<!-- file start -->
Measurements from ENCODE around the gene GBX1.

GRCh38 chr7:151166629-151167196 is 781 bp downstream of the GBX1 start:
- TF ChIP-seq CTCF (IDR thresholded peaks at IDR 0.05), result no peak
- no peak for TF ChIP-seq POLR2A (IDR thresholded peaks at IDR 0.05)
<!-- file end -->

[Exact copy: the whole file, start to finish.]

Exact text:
Measurements from ENCODE around the gene GBX1.

GRCh38 chr7:151166629-151167196 is 781 bp downstream of the GBX1 start:
- TF ChIP-seq CTCF (IDR thresholded peaks at IDR 0.05), result no peak
- no peak for TF ChIP-seq POLR2A (IDR thresholded peaks at IDR 0.05)